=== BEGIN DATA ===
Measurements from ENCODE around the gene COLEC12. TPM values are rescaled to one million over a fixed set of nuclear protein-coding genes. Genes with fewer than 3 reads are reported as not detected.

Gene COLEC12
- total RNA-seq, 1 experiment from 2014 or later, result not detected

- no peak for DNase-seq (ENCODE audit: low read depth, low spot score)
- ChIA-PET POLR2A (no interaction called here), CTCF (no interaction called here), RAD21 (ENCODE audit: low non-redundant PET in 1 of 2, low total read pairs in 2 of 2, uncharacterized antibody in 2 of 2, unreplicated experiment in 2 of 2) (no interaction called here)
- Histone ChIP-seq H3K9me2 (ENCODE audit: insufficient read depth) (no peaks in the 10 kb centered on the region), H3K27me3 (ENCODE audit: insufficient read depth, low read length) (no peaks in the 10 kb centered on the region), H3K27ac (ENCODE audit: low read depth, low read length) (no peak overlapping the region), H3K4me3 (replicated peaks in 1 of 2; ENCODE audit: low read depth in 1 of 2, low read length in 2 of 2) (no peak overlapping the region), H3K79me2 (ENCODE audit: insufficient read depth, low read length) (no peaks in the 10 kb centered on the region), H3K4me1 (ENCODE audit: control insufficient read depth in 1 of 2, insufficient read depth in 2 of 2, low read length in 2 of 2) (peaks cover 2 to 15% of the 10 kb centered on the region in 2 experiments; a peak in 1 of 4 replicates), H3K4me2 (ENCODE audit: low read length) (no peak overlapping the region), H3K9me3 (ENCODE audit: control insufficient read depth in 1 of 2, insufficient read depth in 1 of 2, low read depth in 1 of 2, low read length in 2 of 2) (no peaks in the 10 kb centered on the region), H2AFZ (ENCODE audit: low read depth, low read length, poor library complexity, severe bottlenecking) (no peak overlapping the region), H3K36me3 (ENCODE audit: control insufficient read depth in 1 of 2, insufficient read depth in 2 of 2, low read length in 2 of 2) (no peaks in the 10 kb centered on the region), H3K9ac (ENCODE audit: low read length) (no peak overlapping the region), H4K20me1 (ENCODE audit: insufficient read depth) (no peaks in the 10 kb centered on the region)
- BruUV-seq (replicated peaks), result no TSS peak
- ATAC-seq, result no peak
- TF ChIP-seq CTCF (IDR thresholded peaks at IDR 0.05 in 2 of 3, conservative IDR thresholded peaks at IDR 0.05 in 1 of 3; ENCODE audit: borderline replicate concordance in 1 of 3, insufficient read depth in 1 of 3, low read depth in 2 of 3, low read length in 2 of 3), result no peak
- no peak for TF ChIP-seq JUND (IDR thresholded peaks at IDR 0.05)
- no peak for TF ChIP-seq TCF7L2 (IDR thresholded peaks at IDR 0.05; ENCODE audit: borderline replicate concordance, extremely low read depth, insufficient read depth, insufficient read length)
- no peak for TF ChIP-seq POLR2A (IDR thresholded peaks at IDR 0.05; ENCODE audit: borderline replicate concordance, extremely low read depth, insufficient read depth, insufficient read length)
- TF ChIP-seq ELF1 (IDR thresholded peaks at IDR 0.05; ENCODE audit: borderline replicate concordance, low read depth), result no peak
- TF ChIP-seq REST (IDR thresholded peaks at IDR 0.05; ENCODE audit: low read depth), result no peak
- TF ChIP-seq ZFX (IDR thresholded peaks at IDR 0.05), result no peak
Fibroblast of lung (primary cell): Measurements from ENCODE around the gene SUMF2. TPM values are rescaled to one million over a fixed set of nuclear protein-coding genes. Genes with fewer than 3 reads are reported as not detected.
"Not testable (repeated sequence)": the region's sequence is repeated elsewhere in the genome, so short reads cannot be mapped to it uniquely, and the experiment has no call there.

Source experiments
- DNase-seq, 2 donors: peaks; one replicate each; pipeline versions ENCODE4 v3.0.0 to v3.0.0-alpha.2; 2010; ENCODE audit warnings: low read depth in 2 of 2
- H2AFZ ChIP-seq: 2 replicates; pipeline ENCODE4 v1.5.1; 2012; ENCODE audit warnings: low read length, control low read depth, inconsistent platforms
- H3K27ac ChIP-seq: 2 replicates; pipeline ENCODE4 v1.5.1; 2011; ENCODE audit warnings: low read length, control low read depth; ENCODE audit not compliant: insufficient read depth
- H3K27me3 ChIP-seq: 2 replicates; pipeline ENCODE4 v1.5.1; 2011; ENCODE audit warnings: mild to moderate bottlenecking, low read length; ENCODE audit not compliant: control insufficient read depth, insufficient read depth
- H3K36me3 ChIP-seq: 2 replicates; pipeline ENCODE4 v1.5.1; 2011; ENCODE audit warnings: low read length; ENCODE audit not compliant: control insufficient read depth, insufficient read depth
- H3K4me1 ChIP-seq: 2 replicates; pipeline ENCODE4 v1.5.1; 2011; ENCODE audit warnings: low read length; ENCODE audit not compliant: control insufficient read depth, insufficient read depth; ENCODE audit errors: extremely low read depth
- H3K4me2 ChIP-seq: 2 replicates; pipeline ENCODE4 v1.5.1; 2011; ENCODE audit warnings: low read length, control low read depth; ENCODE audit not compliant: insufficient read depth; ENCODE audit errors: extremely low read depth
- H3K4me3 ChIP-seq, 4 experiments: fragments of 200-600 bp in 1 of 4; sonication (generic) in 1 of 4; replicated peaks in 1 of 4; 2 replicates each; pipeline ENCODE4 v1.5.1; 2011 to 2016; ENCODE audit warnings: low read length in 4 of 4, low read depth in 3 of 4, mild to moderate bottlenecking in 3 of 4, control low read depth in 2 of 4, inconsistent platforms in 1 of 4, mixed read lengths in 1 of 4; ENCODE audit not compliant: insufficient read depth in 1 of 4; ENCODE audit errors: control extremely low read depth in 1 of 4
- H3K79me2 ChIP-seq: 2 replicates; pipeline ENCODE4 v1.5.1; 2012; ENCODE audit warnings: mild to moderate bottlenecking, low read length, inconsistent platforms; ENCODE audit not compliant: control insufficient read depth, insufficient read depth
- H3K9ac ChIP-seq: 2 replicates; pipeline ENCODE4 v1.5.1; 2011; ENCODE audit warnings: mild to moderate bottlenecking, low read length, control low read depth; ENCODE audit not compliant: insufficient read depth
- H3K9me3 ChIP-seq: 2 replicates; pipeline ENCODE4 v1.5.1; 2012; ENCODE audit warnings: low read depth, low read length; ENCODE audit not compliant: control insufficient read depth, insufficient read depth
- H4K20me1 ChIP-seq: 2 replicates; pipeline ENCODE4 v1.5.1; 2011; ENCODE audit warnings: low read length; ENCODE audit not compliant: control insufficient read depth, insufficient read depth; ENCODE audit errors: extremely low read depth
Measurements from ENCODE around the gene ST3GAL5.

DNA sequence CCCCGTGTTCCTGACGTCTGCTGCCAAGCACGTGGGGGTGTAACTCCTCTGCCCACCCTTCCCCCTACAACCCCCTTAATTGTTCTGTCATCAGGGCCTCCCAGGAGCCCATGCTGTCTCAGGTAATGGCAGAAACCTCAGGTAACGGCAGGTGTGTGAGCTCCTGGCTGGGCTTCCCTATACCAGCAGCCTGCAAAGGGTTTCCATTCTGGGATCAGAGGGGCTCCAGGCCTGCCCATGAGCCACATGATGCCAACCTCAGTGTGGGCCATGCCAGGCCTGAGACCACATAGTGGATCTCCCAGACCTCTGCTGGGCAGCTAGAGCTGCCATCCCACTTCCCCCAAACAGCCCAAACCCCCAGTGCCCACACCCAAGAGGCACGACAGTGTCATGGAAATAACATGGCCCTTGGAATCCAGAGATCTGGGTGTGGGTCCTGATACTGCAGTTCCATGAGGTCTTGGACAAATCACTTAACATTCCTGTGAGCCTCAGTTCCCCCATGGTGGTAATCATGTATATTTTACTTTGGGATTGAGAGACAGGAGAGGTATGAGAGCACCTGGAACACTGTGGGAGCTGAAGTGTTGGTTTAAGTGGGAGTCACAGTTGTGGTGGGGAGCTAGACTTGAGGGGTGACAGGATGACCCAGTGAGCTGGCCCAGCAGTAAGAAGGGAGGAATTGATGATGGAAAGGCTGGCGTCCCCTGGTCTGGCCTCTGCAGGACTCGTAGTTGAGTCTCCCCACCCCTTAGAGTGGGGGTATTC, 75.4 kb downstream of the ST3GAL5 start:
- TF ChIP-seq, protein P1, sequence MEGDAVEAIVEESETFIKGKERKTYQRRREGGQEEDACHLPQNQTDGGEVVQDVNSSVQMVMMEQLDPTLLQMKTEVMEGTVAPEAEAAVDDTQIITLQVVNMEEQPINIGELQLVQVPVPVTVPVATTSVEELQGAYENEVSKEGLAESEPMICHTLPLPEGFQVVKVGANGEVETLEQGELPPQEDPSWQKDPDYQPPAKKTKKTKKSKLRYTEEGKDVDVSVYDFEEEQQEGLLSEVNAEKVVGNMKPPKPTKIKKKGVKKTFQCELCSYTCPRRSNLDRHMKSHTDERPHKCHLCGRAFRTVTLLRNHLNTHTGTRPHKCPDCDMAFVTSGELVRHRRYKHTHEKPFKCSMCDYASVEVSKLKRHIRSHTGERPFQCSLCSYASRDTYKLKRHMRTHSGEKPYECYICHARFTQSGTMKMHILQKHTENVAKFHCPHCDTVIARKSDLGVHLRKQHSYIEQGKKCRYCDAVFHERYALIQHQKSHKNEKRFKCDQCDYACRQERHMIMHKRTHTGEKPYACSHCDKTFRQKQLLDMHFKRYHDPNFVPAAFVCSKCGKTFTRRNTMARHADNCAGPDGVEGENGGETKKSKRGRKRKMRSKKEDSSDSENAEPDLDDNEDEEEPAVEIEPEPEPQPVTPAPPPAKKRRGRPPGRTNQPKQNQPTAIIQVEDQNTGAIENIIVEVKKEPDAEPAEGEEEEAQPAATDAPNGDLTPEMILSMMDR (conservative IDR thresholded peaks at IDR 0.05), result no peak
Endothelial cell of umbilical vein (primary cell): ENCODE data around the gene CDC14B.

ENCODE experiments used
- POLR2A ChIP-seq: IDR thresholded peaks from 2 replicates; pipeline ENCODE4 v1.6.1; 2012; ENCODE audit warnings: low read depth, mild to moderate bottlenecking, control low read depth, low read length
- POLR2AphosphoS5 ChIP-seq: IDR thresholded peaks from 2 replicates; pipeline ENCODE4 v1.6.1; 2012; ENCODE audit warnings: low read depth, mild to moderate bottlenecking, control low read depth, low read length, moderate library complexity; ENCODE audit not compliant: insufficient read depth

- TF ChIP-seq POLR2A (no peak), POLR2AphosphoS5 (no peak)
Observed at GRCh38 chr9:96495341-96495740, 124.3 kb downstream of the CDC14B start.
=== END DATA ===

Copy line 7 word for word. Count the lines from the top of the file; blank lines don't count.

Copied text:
- BruUV-seq (replicated peaks), result no TSS peak